I love the TV show Billions.
I always carve a little time from my work day on Monday afternoons to watch the episode from the night before while I’m doing paperwork at my desk.
In case you’re not familiar with the show, Billions tells the story of a complex cat-and-mouse game between a crooked hedge fund billionaire, Bobby Axelrod, and the equally crooked district attorney who’s out to get him, Chuck Rhodes.
It’s a brilliant show, in my opinion, and it’s surprisingly realistic. The writers clearly do their homework and legitimately speak the language of finance.
But at the end of last season, Axe found himself in a bind. He allowed Rhodes to get under his skin and ended up walking into a trap.
Spoiler Alert: Thinking he was burning Rhodes, Axelrod brutally sabotages the IPO of “Ice Juice,” a fictitious juice bar founded by Rhodes’ best friend, by planting a non-lethal toxin that makes the drinkers violently ill.
When news breaks showing Ice Juice customers vomiting on the floor, the IPO flops. Its investors are sunk.
Axelrod wiped out Rhodes’ trust fund, which was heavily invested in the IPO. But little did he realize that Rhodes had baited him in a complicated (and completely illegal) sting.
Rhodes intentionally let word get out that he was investing in the IPO, fully expecting Axelrod to try to blow it up.
Axelrod couldn’t resist the opportunity to stick a knife in Rhodes and give it a good twist.
And the season ends with Axelrod sitting in a jail cell, with a gloating Rhodes lording over him.
Axelrod’s ego and lack of emotional control cost him dearly. His wife leaves him and takes their children, and his professional reputation is mud.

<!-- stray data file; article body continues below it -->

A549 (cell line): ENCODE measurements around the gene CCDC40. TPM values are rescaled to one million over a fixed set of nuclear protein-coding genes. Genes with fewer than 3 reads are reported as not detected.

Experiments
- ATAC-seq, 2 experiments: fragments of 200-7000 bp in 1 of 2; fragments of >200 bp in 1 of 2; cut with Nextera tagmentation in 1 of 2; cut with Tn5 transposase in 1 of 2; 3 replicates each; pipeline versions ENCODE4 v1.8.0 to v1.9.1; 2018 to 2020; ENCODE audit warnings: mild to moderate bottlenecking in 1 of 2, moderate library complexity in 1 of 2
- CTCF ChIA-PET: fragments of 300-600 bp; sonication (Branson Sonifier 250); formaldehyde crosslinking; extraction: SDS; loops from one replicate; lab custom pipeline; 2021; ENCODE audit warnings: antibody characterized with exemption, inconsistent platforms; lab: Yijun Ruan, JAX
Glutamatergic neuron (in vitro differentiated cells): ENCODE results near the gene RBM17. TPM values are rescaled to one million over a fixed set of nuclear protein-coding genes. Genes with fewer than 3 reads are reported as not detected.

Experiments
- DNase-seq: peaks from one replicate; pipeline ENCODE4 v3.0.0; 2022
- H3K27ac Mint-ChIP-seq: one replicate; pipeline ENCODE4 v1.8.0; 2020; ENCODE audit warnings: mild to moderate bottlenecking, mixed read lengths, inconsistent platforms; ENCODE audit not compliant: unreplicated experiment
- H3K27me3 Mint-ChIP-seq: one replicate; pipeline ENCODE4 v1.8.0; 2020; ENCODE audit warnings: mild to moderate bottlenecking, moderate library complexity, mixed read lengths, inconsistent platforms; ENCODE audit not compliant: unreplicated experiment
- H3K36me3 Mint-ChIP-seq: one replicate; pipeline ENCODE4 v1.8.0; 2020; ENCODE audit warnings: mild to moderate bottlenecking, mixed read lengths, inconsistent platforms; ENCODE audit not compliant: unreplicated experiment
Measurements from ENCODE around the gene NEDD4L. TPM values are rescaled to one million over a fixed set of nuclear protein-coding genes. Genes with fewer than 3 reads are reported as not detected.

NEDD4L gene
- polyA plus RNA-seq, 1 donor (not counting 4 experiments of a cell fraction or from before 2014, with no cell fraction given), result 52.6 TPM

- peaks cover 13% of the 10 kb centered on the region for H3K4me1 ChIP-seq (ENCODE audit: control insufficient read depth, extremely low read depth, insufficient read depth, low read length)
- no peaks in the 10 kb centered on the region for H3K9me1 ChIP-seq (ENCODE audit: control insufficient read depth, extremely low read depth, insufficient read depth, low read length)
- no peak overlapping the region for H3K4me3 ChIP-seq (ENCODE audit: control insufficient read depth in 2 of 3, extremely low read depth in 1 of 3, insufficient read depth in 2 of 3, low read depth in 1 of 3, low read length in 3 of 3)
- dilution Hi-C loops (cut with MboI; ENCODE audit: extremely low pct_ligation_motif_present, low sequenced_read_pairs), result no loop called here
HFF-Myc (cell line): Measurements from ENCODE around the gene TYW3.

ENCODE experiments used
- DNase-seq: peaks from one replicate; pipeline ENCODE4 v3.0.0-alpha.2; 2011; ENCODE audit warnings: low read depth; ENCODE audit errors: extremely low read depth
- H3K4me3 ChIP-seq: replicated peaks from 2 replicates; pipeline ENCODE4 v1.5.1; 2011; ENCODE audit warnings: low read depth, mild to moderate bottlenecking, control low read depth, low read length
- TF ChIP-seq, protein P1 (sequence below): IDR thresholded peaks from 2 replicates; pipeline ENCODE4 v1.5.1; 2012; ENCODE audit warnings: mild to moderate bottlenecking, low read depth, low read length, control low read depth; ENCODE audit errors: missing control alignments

We can’t take much in the way of trading advice from Billions. If you tried to do half of what Axe and his cronies do in the show, you’d have federal agents in dark suits knocking on your door.
We can, however, walk away with some general principles.
This probably goes without saying, but it’s generally a bad idea to illegally manipulate a stock and force an IPO to fail.
The bigger lesson – and one that’s applicable to us all – is this: When investing, don’t let your emotions get the best of you.
Axelrod let his hatred of Rhodes lead him to take a massive risk that nearly cost him his fortune and his freedom. But you don’t have to go to those extremes to get yourself into trouble.
How many times have you held on to a losing position because you “loved” the stock and got attached to it?
I can tell you that, over the years, I’ve done it more times than I care to remember. And nearly every time, I regretted it. My attachment to the stock cost me additional losses that I could have avoided by being more emotionally detached.
No matter how much you love a stock, it will never love you back.
A stock also couldn’t care less about your ego and whether you’ve wrapped your personal sense of worth into its performance. The stock is cold and impersonal, and that’s exactly how we need to approach investing.
But it’s not just the stocks you buy, it’s also the stocks you don’t buy.
I admit it. I hate Facebook (FB) on a primal, visceral level.
I hate the narcissistic culture it creates and that it prioritizes superficial online “friends” over the real flesh and blood variety.
Alas, I let my hatred of the company prevent me from buying the stock — to my detriment.
So, if you take one thing from Axe, make it this: Don’t let emotion get in the way when making investment decisions.